Chef Dan Doherty is attempting to return to the London restaurant scene after an external sexual harassment investigation found him guilty of “misconduct” at The Royal Oak in Marylebone by opening a restaurant in Deptford, whose name echoes that of his daughter.
An Instagram page for Tila, at 14 Deptford Broadway, promises “breakfast, lunch, dinner, and epic Sunday roasts.” The menus include avocado toast; burnt aubergine flatbread; cuts of Hereford breed beef; and pork, chicken, and beef on Sundays. A post to Doherty’s Instagram Story promises wine from Uncharted Wines on tap; a new post says it will serve roasts this Sunday: “to book, send a DM.”
Doherty has been away from restaurants since the Sunday Times broke the news of an external investigation into his conduct at the Royal Oak, the Marylebone pub that he ran under the Urban Inns company. The investigation detailed allegations that he told kitchen staff he wanted to see them without their chef’s whites on, and allegations that he had asked a junior female member of staff for oral sex. The Sunday Times also reported that he was “accused of fostering a culture of harassment at the Royal Oak,” with Doherty giving the following statement:
I would never intentionally make offensive comments to anyone I work with, male or female. I have apologised to the whole team for any offence I may have inadvertently caused. It would never be my intention.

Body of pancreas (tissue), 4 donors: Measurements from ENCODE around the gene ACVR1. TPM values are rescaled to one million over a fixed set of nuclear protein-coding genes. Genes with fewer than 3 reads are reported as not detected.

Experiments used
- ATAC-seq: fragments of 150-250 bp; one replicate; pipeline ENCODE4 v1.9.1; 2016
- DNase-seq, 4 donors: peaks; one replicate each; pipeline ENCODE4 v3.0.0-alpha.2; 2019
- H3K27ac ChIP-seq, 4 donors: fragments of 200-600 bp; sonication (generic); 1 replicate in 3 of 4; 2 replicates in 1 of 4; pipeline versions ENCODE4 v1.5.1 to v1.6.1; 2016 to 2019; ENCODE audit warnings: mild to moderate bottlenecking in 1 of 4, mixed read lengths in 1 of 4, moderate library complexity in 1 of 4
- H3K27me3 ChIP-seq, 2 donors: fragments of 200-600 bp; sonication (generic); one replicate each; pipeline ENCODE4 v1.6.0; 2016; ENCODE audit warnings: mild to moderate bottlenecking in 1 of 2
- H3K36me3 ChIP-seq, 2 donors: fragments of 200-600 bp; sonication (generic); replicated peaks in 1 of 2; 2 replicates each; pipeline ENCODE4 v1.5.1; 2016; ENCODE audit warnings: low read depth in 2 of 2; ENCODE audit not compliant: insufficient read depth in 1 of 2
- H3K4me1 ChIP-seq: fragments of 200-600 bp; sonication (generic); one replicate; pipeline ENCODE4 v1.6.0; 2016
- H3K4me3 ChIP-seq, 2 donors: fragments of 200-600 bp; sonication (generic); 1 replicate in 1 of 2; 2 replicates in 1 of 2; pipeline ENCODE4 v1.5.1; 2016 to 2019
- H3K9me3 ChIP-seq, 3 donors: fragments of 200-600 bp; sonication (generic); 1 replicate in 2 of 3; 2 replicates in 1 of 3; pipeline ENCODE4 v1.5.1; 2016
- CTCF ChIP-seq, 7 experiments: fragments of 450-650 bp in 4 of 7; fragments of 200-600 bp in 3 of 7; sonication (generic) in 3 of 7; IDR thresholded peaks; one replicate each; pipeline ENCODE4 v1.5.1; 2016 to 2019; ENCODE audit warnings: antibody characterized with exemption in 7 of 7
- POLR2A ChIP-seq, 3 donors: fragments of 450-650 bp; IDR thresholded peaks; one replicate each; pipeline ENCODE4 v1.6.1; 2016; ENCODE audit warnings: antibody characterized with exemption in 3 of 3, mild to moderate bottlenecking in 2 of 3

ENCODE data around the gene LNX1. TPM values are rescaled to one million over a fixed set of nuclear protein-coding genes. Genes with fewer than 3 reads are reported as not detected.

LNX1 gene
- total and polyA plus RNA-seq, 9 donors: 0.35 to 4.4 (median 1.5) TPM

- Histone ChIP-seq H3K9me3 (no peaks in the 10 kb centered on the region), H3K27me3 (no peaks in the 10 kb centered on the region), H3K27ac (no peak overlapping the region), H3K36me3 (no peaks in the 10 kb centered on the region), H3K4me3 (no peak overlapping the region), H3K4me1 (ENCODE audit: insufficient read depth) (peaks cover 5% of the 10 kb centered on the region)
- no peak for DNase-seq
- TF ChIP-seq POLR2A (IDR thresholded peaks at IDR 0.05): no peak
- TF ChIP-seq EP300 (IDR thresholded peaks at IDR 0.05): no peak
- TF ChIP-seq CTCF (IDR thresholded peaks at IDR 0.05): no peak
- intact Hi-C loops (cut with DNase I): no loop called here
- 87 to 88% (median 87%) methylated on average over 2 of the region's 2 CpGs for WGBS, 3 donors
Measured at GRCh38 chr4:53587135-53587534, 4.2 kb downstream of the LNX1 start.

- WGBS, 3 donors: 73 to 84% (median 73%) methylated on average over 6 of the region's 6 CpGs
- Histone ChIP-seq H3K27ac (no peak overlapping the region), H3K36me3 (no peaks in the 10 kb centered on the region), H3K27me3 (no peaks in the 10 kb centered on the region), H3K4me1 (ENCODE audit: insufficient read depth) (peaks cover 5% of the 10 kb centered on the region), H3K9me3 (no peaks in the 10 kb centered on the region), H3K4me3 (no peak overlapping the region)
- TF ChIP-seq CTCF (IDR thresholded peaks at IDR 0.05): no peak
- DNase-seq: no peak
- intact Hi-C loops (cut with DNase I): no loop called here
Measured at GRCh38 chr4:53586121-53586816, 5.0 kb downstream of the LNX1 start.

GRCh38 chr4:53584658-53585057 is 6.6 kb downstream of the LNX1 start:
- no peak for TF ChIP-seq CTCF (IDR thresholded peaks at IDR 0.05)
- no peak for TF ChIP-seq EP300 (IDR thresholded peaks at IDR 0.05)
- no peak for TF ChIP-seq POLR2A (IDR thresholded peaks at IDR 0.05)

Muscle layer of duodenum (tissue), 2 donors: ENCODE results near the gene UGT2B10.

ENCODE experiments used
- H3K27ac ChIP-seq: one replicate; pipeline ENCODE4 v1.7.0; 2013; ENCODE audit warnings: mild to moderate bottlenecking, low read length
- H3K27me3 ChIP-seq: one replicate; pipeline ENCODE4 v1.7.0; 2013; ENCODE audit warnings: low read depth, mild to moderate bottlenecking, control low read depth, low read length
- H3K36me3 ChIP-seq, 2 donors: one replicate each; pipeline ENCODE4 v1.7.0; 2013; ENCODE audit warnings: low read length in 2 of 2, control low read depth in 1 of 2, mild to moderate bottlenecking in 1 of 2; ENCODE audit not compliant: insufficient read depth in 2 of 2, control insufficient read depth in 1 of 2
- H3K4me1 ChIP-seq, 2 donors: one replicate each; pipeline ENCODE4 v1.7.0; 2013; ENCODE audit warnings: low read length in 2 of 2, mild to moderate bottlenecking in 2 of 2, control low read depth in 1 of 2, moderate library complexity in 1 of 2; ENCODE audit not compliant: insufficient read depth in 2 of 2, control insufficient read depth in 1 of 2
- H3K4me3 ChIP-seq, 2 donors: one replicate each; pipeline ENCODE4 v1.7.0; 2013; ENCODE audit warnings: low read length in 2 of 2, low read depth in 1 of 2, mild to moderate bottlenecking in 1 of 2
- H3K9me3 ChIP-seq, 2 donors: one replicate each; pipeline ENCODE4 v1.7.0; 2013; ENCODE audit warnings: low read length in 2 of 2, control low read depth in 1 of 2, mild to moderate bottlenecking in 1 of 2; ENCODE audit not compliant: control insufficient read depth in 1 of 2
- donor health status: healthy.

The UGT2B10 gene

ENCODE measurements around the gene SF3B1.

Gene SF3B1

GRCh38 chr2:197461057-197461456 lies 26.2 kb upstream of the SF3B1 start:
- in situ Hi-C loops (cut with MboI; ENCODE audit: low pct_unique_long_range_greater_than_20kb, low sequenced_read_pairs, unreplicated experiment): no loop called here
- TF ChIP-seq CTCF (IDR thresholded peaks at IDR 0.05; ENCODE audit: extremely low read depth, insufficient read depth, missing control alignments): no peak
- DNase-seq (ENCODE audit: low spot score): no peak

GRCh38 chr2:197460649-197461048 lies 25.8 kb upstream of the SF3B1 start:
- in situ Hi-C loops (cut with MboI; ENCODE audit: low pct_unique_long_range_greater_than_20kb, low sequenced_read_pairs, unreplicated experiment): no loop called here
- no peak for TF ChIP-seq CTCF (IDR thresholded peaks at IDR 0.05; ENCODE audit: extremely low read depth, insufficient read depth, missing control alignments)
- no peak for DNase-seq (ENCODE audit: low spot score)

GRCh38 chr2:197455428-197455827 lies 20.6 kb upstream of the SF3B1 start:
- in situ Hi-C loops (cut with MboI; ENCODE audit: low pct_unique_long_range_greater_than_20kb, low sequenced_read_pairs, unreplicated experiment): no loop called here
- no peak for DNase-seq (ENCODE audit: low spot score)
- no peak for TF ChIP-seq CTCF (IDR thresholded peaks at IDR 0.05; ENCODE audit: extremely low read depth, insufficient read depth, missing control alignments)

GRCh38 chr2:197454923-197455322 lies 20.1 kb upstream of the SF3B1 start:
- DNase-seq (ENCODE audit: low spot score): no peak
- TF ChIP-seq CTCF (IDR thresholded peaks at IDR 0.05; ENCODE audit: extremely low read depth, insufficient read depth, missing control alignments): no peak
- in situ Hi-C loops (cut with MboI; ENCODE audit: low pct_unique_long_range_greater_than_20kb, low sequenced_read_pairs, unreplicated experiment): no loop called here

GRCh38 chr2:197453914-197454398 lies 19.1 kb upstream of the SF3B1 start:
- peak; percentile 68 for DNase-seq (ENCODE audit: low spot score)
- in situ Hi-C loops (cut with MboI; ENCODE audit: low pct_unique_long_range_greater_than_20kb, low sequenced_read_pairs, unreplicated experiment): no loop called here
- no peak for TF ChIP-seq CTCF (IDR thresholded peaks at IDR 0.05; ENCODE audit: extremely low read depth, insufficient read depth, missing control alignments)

He left his directorship at the end of January 2019, and posted a statement on his departure from BBC’s Best Home Cook on Twitter, as well as a statement on the investigation that focused on “mistruths.”
I want to say sorry. There are mistruths in what was published but I have made mistakes, mistakes I truly am sorry for.— Dan Doherty (@DanDoherty_) January 28, 2019
The episode, as well as being highlighted as the first “Me Too” story in the London restaurant industry — following a wave of scandals in America — presented an ethical question as to whether it was acceptable to endorse or visit the restaurant for as long as it would benefit those accused of wrongdoing.
It would appear that the media interest (and subsequent fall out) in the story, less the accusations, investigation, and findings themselves, was responsible for Doherty’s official resignation from the company: he returned following its conclusion and was given a new role to scale back his interactions with colleagues, while four staff members reportedly left the company.
Doherty did not respond to a request for comment on his new opening, and on any specific measures and safeguards he will be putting in place to prevent reoccurrence of his behaviour at The Royal Oak.